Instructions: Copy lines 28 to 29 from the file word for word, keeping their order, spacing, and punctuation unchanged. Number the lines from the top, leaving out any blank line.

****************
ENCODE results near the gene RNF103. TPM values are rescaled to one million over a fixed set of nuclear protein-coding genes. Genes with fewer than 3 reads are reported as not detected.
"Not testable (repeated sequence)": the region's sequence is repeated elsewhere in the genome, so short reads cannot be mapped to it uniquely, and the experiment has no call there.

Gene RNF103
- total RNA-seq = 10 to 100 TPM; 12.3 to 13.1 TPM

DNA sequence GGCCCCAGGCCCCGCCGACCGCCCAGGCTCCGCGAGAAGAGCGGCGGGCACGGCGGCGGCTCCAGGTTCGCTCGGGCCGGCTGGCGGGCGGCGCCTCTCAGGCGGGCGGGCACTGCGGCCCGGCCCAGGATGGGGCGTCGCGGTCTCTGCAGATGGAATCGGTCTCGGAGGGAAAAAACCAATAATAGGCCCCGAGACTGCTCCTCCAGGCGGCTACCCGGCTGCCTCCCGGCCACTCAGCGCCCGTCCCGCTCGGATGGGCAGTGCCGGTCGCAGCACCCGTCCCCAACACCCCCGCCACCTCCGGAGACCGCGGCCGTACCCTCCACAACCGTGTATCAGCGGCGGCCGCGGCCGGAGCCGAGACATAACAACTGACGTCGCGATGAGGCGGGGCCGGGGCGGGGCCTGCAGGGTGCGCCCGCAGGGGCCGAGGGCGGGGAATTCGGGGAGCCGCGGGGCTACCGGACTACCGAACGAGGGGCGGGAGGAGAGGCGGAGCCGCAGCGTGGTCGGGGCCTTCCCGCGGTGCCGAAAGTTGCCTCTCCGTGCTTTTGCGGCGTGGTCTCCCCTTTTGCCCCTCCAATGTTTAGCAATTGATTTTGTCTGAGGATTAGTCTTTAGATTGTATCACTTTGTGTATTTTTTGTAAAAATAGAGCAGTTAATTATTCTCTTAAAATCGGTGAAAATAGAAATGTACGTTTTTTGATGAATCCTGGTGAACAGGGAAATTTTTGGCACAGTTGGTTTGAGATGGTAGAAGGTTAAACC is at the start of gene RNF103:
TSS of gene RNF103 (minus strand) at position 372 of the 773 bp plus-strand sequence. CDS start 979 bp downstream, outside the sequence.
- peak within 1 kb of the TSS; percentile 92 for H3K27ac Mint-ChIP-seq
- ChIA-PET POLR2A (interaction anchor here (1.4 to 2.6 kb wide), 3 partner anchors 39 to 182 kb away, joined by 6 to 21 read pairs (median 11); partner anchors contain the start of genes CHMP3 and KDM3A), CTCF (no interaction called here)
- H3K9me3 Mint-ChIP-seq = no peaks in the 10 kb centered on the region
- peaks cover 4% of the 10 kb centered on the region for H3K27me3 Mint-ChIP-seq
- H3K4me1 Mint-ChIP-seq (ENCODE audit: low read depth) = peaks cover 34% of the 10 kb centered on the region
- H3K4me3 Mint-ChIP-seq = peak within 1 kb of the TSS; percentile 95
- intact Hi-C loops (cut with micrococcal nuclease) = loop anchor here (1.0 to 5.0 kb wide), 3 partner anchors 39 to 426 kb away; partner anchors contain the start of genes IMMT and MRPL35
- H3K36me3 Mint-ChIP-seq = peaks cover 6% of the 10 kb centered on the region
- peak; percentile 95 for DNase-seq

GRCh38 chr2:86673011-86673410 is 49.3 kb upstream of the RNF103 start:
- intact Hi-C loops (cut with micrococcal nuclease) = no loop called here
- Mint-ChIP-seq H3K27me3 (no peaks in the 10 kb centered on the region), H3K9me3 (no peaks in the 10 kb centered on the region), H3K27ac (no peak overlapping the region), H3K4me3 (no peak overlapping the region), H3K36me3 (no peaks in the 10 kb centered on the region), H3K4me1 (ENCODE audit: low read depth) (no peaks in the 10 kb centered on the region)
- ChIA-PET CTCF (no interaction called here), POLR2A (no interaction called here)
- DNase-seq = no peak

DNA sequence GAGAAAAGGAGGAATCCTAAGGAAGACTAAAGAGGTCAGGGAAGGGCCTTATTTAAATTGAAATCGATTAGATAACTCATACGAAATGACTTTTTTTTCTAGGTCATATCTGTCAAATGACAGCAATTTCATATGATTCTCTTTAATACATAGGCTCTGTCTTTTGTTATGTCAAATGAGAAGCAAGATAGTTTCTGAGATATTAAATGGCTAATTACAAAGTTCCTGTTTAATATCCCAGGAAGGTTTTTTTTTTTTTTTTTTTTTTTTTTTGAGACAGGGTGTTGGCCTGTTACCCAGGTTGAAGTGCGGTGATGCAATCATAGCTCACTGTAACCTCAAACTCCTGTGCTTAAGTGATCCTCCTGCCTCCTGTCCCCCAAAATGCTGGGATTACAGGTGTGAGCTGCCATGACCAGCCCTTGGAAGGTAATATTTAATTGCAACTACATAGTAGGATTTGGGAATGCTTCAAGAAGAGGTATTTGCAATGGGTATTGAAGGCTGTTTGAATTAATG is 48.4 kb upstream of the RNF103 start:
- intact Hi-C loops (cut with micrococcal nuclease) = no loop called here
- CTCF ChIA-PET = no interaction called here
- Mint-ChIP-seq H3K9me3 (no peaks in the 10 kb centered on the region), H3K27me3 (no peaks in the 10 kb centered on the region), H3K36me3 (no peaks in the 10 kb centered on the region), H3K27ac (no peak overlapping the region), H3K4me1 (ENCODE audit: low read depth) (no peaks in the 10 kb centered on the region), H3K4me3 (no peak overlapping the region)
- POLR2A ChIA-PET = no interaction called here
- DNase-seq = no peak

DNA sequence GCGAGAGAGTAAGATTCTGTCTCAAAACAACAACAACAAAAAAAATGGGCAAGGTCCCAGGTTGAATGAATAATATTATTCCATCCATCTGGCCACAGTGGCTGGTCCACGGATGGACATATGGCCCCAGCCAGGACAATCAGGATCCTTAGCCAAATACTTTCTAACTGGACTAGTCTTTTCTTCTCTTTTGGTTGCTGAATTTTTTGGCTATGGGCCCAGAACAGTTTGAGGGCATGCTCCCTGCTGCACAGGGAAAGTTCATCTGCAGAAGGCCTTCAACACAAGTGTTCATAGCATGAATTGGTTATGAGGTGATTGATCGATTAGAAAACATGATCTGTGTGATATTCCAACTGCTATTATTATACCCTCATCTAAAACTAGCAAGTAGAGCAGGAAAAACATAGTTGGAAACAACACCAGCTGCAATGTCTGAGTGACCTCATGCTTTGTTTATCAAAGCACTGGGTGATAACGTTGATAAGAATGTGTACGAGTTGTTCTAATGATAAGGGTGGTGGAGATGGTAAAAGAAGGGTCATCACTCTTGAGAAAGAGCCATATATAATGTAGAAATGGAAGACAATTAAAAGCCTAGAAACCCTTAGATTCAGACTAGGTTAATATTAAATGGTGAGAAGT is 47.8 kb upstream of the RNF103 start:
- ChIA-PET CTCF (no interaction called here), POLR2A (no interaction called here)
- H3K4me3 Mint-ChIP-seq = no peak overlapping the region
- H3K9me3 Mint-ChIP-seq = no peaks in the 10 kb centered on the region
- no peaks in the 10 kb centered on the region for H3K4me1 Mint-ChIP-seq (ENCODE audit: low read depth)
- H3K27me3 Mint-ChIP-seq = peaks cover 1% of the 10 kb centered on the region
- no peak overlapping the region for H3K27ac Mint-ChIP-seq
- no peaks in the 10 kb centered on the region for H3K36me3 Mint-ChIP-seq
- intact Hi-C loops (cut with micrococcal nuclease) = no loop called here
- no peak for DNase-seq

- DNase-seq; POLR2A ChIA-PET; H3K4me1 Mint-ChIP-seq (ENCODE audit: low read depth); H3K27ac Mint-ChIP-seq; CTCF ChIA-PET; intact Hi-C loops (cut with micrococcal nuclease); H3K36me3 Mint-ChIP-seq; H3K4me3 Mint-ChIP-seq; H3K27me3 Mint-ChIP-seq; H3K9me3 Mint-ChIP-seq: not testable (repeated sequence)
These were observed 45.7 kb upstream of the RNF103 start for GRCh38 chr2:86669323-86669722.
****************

- ChIA-PET CTCF (no interaction called here), POLR2A (no interaction called here)
- H3K4me3 Mint-ChIP-seq = no peak overlapping the region